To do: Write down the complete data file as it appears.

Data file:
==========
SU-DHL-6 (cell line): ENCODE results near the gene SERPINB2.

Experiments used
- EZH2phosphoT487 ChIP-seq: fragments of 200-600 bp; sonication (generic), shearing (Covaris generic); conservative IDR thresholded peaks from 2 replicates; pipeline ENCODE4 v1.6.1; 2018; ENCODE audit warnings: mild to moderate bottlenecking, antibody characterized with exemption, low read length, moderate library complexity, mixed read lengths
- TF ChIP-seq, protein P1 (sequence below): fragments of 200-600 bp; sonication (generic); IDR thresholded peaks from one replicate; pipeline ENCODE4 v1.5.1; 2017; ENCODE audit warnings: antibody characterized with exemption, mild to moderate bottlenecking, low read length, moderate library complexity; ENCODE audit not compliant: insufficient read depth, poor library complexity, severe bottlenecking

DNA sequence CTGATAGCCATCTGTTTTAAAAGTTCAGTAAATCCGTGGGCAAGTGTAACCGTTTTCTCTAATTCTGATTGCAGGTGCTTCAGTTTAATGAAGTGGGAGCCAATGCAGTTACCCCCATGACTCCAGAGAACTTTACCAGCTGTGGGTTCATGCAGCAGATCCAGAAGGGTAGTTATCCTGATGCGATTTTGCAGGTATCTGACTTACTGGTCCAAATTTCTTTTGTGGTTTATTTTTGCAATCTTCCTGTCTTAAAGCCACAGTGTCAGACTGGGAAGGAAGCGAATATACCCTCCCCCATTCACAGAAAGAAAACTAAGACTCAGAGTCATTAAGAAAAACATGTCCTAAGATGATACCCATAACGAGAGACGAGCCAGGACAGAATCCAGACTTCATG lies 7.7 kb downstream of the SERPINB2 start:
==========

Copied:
SU-DHL-6 (cell line): ENCODE results near the gene SERPINB2.

Experiments used
- EZH2phosphoT487 ChIP-seq: fragments of 200-600 bp; sonication (generic), shearing (Covaris generic); conservative IDR thresholded peaks from 2 replicates; pipeline ENCODE4 v1.6.1; 2018; ENCODE audit warnings: mild to moderate bottlenecking, antibody characterized with exemption, low read length, moderate library complexity, mixed read lengths
- TF ChIP-seq, protein P1 (sequence below): fragments of 200-600 bp; sonication (generic); IDR thresholded peaks from one replicate; pipeline ENCODE4 v1.5.1; 2017; ENCODE audit warnings: antibody characterized with exemption, mild to moderate bottlenecking, low read length, moderate library complexity; ENCODE audit not compliant: insufficient read depth, poor library complexity, severe bottlenecking

DNA sequence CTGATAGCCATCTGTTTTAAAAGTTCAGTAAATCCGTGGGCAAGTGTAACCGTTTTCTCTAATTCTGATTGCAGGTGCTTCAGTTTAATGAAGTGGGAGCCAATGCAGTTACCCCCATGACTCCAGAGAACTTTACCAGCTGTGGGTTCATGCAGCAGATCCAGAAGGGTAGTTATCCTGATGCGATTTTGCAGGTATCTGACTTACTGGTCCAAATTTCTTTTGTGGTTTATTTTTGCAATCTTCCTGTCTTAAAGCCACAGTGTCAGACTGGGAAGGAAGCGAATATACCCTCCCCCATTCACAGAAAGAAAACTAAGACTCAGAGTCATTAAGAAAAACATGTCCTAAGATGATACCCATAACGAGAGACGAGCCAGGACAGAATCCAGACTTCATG lies 7.7 kb downstream of the SERPINB2 start: